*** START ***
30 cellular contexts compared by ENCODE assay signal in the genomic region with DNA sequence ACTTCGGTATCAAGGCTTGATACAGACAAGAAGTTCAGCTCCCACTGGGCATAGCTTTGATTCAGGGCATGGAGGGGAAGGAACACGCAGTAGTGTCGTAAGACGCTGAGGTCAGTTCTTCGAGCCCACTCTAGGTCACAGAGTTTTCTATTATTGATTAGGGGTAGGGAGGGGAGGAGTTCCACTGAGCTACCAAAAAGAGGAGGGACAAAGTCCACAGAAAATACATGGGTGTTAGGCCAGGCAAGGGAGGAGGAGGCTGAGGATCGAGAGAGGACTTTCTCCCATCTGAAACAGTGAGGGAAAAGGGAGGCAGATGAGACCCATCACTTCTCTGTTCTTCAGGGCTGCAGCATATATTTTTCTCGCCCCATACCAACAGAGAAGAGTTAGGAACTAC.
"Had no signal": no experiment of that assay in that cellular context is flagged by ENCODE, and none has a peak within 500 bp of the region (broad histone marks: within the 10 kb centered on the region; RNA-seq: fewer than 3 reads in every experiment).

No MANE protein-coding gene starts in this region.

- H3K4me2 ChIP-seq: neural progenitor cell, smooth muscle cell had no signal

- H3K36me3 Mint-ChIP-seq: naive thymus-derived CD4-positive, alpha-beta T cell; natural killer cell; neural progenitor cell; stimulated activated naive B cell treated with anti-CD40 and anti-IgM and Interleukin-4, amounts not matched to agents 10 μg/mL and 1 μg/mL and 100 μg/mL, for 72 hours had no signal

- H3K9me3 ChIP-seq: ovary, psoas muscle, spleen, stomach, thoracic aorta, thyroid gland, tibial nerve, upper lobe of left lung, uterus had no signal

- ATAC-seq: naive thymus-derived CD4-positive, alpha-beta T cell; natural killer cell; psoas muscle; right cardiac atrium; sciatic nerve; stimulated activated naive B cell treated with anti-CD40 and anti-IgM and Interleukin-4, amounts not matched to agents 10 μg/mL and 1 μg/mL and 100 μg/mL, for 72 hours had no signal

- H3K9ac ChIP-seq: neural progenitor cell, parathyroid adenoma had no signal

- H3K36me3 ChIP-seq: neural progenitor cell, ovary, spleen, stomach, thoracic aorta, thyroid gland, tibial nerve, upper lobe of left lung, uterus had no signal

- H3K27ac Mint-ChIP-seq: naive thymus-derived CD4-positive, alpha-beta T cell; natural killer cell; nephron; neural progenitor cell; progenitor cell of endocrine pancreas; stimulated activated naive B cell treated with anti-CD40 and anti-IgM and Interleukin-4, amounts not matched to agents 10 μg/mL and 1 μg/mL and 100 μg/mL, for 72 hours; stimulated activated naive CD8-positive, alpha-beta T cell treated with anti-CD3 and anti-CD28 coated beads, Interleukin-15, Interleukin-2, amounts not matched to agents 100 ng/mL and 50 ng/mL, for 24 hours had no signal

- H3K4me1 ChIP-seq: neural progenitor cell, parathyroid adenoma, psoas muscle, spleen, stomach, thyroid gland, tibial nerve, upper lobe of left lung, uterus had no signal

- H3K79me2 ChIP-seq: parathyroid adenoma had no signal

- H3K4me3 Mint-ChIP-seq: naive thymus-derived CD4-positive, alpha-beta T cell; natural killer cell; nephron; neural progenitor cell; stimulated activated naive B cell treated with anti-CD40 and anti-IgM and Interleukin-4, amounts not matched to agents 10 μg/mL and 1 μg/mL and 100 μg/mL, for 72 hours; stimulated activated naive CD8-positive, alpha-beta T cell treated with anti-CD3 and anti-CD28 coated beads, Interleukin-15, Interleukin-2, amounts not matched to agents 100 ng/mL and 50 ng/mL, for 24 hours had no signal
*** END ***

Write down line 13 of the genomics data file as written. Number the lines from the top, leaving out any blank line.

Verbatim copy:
- H3K4me3 Mint-ChIP-seq: naive thymus-derived CD4-positive, alpha-beta T cell; natural killer cell; nephron; neural progenitor cell; stimulated activated naive B cell treated with anti-CD40 and anti-IgM and Interleukin-4, amounts not matched to agents 10 μg/mL and 1 μg/mL and 100 μg/mL, for 72 hours; stimulated activated naive CD8-positive, alpha-beta T cell treated with anti-CD3 and anti-CD28 coated beads, Interleukin-15, Interleukin-2, amounts not matched to agents 100 ng/mL and 50 ng/mL, for 24 hours had no signal